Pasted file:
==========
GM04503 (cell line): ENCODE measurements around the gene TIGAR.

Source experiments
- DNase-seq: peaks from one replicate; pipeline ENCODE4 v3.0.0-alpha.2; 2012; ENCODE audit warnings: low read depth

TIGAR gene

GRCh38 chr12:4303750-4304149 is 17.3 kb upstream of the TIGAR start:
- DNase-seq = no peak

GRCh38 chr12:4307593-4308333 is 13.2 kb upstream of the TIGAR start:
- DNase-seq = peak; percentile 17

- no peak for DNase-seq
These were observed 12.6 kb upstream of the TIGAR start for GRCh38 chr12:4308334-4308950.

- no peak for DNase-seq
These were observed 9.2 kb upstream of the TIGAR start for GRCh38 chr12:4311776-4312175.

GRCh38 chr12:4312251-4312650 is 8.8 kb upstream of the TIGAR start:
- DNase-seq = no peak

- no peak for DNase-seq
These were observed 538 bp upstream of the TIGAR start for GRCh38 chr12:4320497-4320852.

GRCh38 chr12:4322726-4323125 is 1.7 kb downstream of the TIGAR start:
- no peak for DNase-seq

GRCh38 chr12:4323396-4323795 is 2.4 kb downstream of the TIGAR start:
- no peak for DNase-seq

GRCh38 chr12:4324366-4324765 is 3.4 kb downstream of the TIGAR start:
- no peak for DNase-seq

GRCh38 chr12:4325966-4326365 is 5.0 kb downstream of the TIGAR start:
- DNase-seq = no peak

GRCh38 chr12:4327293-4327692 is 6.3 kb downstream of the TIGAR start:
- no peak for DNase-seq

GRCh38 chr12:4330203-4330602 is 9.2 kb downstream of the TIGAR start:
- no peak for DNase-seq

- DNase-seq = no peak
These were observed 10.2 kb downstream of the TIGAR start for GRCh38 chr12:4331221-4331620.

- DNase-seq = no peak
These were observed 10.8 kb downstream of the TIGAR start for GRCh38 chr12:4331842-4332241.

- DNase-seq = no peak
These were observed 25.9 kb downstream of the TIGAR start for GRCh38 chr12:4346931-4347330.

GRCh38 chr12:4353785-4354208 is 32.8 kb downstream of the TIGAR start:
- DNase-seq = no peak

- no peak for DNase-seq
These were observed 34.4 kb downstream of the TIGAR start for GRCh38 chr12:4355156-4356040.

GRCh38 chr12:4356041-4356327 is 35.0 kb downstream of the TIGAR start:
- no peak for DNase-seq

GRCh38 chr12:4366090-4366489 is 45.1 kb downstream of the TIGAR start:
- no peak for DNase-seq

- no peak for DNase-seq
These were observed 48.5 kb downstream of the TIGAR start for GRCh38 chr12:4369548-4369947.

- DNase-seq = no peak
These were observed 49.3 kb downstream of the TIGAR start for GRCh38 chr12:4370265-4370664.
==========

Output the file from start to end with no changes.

GM04503 (cell line): ENCODE measurements around the gene TIGAR.

Source experiments
- DNase-seq: peaks from one replicate; pipeline ENCODE4 v3.0.0-alpha.2; 2012; ENCODE audit warnings: low read depth

TIGAR gene

GRCh38 chr12:4303750-4304149 is 17.3 kb upstream of the TIGAR start:
- DNase-seq = no peak

GRCh38 chr12:4307593-4308333 is 13.2 kb upstream of the TIGAR start:
- DNase-seq = peak; percentile 17

- no peak for DNase-seq
These were observed 12.6 kb upstream of the TIGAR start for GRCh38 chr12:4308334-4308950.

- no peak for DNase-seq
These were observed 9.2 kb upstream of the TIGAR start for GRCh38 chr12:4311776-4312175.

GRCh38 chr12:4312251-4312650 is 8.8 kb upstream of the TIGAR start:
- DNase-seq = no peak

- no peak for DNase-seq
These were observed 538 bp upstream of the TIGAR start for GRCh38 chr12:4320497-4320852.

GRCh38 chr12:4322726-4323125 is 1.7 kb downstream of the TIGAR start:
- no peak for DNase-seq

GRCh38 chr12:4323396-4323795 is 2.4 kb downstream of the TIGAR start:
- no peak for DNase-seq

GRCh38 chr12:4324366-4324765 is 3.4 kb downstream of the TIGAR start:
- no peak for DNase-seq

GRCh38 chr12:4325966-4326365 is 5.0 kb downstream of the TIGAR start:
- DNase-seq = no peak

GRCh38 chr12:4327293-4327692 is 6.3 kb downstream of the TIGAR start:
- no peak for DNase-seq

GRCh38 chr12:4330203-4330602 is 9.2 kb downstream of the TIGAR start:
- no peak for DNase-seq

- DNase-seq = no peak
These were observed 10.2 kb downstream of the TIGAR start for GRCh38 chr12:4331221-4331620.

- DNase-seq = no peak
These were observed 10.8 kb downstream of the TIGAR start for GRCh38 chr12:4331842-4332241.

- DNase-seq = no peak
These were observed 25.9 kb downstream of the TIGAR start for GRCh38 chr12:4346931-4347330.

GRCh38 chr12:4353785-4354208 is 32.8 kb downstream of the TIGAR start:
- DNase-seq = no peak

- no peak for DNase-seq
These were observed 34.4 kb downstream of the TIGAR start for GRCh38 chr12:4355156-4356040.

GRCh38 chr12:4356041-4356327 is 35.0 kb downstream of the TIGAR start:
- no peak for DNase-seq

GRCh38 chr12:4366090-4366489 is 45.1 kb downstream of the TIGAR start:
- no peak for DNase-seq

- no peak for DNase-seq
These were observed 48.5 kb downstream of the TIGAR start for GRCh38 chr12:4369548-4369947.

- DNase-seq = no peak
These were observed 49.3 kb downstream of the TIGAR start for GRCh38 chr12:4370265-4370664.